LOS ANGELES - While it may seem that the majority of people hardest-hit by the novel coronavirus are in an older age group, that doesn’t mean that COVID-19 isn’t an opportunistic virus that can affect anyone of any age.
Who is most at risk?
According to a report from the World Health Organization (WHO), “most patients (77.8%) were aged 30 to 69 years.” That percentage could easily be interpreted as individuals who are of a certain age are more susceptible to the virus than others.
This isn’t necessarily the case. The WHO noted that people of all ages can be infected by the coronavirus, so no particular age group or bracket is more susceptible than another.
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Why have more older people died?
Why so many older individuals have died because of the coronavirus, though, could be attributed to pre-existing medical conditions.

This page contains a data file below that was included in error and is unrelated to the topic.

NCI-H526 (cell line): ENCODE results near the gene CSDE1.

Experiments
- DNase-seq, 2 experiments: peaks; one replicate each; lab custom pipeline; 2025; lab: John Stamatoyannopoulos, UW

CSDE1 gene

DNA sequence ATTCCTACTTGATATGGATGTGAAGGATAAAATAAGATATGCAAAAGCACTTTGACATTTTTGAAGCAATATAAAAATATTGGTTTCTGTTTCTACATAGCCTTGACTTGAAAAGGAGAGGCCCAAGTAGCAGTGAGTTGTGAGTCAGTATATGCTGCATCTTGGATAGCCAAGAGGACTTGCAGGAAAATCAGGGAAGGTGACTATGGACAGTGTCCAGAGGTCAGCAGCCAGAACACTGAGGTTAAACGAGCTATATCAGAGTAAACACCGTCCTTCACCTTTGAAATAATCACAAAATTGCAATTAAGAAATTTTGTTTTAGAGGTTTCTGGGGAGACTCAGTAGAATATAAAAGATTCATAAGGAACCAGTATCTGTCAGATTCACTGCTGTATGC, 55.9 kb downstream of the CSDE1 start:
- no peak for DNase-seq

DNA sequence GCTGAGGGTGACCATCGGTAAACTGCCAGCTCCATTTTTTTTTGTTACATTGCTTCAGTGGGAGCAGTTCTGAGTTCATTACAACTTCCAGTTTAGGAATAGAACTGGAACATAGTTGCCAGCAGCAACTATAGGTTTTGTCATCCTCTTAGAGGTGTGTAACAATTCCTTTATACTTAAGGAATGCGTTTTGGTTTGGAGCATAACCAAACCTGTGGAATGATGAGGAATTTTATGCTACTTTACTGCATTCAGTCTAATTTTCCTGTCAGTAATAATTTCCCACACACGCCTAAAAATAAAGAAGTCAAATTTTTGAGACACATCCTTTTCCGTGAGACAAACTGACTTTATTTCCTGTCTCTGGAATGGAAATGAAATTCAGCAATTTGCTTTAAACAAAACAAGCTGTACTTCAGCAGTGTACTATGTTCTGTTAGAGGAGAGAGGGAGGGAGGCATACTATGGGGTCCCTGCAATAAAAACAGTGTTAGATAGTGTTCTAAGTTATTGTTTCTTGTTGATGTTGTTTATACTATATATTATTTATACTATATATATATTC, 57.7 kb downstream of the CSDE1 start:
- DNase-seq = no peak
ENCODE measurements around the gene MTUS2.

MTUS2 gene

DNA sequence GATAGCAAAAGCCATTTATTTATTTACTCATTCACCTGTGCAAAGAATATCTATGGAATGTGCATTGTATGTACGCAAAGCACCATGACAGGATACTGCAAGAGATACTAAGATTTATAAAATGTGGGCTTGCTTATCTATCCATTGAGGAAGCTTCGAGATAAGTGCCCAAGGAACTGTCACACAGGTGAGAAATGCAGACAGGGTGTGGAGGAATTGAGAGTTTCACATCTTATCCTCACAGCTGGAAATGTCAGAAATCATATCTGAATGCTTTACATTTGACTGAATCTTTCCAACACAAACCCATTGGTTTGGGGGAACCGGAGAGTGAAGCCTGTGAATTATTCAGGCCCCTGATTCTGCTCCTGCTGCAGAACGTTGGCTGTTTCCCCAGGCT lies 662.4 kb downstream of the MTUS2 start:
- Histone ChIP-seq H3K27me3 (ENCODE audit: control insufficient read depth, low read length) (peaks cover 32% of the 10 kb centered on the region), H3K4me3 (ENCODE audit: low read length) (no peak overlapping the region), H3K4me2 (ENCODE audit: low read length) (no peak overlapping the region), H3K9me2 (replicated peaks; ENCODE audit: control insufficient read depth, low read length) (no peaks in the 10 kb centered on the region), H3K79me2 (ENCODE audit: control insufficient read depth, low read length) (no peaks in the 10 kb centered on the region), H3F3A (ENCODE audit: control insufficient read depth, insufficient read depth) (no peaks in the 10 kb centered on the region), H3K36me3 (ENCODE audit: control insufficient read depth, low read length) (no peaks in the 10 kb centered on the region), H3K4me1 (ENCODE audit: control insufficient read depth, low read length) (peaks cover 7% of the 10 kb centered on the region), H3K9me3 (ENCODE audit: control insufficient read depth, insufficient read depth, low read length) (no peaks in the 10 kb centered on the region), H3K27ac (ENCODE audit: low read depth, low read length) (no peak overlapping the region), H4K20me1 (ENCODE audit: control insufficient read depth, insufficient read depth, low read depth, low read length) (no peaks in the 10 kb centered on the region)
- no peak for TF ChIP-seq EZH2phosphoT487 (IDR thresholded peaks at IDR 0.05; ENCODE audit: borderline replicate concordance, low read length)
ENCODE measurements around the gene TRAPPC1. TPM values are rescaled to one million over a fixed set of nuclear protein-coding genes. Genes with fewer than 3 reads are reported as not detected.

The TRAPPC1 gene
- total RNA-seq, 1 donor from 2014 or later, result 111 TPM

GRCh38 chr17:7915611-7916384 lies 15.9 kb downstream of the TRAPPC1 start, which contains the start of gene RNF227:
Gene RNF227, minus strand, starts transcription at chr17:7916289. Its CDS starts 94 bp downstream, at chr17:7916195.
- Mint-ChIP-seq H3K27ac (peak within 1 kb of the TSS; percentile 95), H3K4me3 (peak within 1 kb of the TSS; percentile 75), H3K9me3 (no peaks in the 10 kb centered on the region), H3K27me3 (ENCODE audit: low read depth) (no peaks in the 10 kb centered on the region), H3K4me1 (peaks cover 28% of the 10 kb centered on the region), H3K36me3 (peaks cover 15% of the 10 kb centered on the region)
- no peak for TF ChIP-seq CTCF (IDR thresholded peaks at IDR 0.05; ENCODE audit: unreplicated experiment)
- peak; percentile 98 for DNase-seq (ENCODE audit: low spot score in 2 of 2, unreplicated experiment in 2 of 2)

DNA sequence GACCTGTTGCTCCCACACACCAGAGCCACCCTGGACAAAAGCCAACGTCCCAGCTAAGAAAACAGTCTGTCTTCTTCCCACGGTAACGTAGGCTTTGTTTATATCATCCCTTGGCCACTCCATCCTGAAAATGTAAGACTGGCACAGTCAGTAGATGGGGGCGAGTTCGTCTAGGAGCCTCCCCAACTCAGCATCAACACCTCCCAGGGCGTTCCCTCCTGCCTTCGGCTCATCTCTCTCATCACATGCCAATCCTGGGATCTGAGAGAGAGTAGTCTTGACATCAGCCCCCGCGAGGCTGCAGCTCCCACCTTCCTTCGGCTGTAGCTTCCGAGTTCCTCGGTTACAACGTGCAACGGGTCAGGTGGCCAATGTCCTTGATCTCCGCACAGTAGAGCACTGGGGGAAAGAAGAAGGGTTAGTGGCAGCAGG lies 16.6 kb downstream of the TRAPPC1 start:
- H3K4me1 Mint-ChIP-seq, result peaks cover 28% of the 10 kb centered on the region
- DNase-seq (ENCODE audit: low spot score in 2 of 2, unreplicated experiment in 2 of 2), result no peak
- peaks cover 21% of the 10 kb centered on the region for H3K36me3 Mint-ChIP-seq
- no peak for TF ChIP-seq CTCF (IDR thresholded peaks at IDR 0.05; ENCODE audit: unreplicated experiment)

The WHO states that individuals with conditions such as asthma, diabetes, and heart disease “appear to be more vulnerable to becoming severely ill with the virus.”
Generally speaking, as a person lives longer, they will develop more health and medical conditions than those who are younger.
Does a person have to have an underlying medical condition to be hard-hit by the virus?
No. This does not mean that everyone who is aged 30 to 69 years or older who died from the coronavirus had a preexisting condition, nor that preexisting conditions were the primary cause or factor as to why they died from the virus.
It also doesn’t mean that individuals younger than 30 who are infected with COVID-19 and do or don’t have a preexisting condition have a “better” or “worse” chance of surviving the condition.
Rather, it’s a notation from WHO that offers possible reasoning as to why many of the coronavirus fatalities have been attributed to older individuals.
This story was reported from Los Angeles.